2021 is here. What do millionaires need to know about upcoming estate tax changes?

| Jan 25, 2021 | Estate Planning |

The new year and a new administration are upon us, and with them will likely come some changes to the way our government collects taxes. It’s possible that the coming years will see an increase in the amount of taxes you’ll have to pay if you’re trying to give away your money to your friends and family members, both during your life and after your death.

Let’s explore some of the steps you can take to make sure that more of your hard-earned wealth makes it into the hands of your loved ones.

How are tax exemptions likely to change in 2021 and beyond?

When you pass away, your estate will be left to your beneficiaries according to the directions you leave in your will. If you pass away without a will, a court will decide who your heirs are, and distribute your money to them.

If the amount of money you distribute through your will reaches a certain threshold amount, the government can start collecting a portion of that money, which is the “estate tax.” The amount of money your estate can give away before the estate tax kicks in is an “exemption.”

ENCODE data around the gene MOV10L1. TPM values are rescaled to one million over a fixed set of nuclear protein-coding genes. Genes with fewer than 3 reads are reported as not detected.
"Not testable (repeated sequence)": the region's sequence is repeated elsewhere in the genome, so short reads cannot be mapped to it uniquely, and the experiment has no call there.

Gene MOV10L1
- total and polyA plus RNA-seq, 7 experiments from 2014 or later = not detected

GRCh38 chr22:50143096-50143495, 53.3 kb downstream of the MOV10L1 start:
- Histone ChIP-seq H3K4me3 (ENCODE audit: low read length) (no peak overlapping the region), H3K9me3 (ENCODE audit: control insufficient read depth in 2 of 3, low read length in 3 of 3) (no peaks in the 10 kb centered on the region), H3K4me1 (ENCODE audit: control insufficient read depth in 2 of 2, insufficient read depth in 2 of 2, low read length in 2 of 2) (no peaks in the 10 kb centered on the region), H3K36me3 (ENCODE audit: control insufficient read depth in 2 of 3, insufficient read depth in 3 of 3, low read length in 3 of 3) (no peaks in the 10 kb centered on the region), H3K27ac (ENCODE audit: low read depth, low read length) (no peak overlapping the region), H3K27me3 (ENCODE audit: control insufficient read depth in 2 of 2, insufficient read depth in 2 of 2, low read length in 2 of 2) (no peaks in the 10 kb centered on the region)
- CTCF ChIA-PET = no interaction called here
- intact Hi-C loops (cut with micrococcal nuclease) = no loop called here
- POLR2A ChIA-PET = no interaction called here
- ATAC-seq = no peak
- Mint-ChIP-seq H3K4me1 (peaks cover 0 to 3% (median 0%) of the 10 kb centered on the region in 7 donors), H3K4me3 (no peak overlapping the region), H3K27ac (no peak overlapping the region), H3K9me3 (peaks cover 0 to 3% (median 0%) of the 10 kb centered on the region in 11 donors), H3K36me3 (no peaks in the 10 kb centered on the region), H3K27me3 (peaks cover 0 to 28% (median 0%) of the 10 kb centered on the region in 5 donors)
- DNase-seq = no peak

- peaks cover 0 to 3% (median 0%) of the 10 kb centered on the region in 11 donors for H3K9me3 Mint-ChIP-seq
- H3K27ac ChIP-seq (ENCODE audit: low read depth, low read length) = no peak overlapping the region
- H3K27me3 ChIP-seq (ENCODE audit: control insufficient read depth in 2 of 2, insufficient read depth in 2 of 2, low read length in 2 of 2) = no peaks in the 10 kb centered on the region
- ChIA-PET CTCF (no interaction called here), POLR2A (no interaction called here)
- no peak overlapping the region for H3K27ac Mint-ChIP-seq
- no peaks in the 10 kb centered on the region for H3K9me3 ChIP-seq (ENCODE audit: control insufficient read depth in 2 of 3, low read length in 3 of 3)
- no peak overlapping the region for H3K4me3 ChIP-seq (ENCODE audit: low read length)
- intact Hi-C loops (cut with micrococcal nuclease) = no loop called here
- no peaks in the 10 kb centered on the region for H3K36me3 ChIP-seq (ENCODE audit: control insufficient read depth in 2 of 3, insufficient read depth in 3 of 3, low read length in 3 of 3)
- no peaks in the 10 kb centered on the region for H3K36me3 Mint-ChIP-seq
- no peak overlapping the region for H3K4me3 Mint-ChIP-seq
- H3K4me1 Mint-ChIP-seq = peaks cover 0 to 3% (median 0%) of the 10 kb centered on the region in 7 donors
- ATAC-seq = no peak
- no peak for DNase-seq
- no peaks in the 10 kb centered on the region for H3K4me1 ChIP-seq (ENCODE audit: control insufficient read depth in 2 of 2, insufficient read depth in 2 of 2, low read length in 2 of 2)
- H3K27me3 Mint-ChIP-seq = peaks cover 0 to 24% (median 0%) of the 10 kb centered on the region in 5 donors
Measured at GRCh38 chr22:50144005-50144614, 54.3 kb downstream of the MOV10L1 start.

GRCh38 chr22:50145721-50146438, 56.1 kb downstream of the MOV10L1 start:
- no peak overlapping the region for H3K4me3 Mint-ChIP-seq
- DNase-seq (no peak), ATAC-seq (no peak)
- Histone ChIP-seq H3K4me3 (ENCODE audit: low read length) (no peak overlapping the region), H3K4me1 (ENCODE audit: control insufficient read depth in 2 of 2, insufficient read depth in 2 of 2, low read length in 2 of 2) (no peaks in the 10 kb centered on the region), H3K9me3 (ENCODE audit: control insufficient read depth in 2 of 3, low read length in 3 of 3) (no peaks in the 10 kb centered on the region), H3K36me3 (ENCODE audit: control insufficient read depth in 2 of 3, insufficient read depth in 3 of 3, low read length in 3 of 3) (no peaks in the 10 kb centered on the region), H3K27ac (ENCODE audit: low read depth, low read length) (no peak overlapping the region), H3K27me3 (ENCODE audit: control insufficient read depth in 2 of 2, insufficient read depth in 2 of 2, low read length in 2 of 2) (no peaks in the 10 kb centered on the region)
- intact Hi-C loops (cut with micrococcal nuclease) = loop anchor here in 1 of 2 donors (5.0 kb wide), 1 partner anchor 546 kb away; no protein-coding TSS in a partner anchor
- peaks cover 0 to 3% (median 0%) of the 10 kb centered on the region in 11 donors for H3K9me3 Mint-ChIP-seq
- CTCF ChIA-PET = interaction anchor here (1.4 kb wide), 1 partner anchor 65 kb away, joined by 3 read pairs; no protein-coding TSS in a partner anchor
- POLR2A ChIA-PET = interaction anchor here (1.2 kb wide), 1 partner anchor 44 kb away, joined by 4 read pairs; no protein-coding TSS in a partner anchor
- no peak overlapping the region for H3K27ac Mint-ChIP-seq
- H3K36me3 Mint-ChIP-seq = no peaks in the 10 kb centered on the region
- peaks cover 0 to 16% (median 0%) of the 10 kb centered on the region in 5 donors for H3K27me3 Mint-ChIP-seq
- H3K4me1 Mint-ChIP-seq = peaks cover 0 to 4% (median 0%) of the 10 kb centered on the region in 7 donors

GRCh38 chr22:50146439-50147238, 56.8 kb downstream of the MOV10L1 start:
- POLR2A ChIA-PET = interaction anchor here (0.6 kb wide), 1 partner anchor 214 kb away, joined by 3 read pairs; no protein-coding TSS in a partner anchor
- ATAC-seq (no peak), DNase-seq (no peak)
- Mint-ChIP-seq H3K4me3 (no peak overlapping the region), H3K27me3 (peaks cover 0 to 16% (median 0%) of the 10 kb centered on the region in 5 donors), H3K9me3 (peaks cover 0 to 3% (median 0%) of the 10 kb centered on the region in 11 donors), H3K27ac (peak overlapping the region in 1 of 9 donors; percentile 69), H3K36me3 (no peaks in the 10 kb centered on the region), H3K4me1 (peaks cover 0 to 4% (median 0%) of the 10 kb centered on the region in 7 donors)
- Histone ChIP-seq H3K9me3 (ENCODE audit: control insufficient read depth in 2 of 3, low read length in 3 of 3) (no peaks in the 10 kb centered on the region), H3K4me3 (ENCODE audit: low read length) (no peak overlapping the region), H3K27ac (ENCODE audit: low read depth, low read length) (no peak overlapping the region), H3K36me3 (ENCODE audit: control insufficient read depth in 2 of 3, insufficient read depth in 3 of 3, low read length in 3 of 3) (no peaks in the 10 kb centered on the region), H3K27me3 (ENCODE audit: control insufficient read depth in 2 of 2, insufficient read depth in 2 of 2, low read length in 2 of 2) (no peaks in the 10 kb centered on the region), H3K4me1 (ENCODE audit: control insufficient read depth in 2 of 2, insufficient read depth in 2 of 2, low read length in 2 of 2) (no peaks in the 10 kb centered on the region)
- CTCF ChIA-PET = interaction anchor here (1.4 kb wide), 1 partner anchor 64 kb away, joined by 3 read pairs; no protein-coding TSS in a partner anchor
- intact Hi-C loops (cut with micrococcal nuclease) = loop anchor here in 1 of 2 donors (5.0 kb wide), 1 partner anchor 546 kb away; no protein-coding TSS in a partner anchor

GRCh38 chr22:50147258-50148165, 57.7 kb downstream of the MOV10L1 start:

The amounts of these exemptions often change, depending on the current policies of the IRS and acts of Congress. In 2020, the exemption for estate taxes was $11.58 million, and in 2021 it’s increasing to $11.7 million. What that means is that you can leave up to $11.7 million in your will directly to your loved ones without any of it being lost to additional taxes.

However, the incoming administration has proposed lowering the estate tax exemption back to what it was in 2009, which is $3.5 million. That means that, unless you find another way of giving your money away before that change takes place, the IRS will tax anything above that amount that you give through your will.

What can I do to make sure more of my money goes to my loved ones?

Much like the estate tax, there is also a gift tax that comes into play after you give away a certain amount of money to someone during your lifetime. For now, this amount is $15,000 per recipient, per year.

In other words, if you know that you want your money to go to your three children when you pass away, you could start to give them each $15,000 every year, and you won’t have to pay any additional federal taxes on those gifts.

If you are concerned with your estate going over the estate tax limit, this could be a good way of making sure that more of your wealth reaches your loved ones’ hands, rather than the IRS’s.

It can be upsetting to think of a big chunk of your hard-earned wealth being consumed by taxes before it reaches your loved ones after you pass away. By taking advantage of the gift tax limits while you’re still alive, you can ensure that your money reaches its intended recipients.

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